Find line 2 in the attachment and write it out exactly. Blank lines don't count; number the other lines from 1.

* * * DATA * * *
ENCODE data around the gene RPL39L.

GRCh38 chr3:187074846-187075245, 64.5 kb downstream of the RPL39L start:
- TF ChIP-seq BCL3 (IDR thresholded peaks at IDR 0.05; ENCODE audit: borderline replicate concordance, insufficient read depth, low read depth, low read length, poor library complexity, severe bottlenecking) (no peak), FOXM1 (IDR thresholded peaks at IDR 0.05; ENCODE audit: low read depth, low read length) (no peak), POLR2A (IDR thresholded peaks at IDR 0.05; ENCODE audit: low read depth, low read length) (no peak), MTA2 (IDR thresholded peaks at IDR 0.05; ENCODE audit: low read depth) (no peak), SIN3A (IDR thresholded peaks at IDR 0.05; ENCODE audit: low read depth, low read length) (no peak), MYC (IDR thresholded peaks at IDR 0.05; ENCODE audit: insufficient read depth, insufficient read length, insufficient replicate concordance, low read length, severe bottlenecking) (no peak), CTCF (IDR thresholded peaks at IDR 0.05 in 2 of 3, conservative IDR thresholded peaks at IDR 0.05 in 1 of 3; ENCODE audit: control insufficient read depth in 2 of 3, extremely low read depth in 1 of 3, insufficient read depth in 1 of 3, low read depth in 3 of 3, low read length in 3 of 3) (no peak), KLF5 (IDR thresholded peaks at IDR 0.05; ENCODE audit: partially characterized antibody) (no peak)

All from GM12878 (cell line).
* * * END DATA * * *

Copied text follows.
GRCh38 chr3:187074846-187075245, 64.5 kb downstream of the RPL39L start: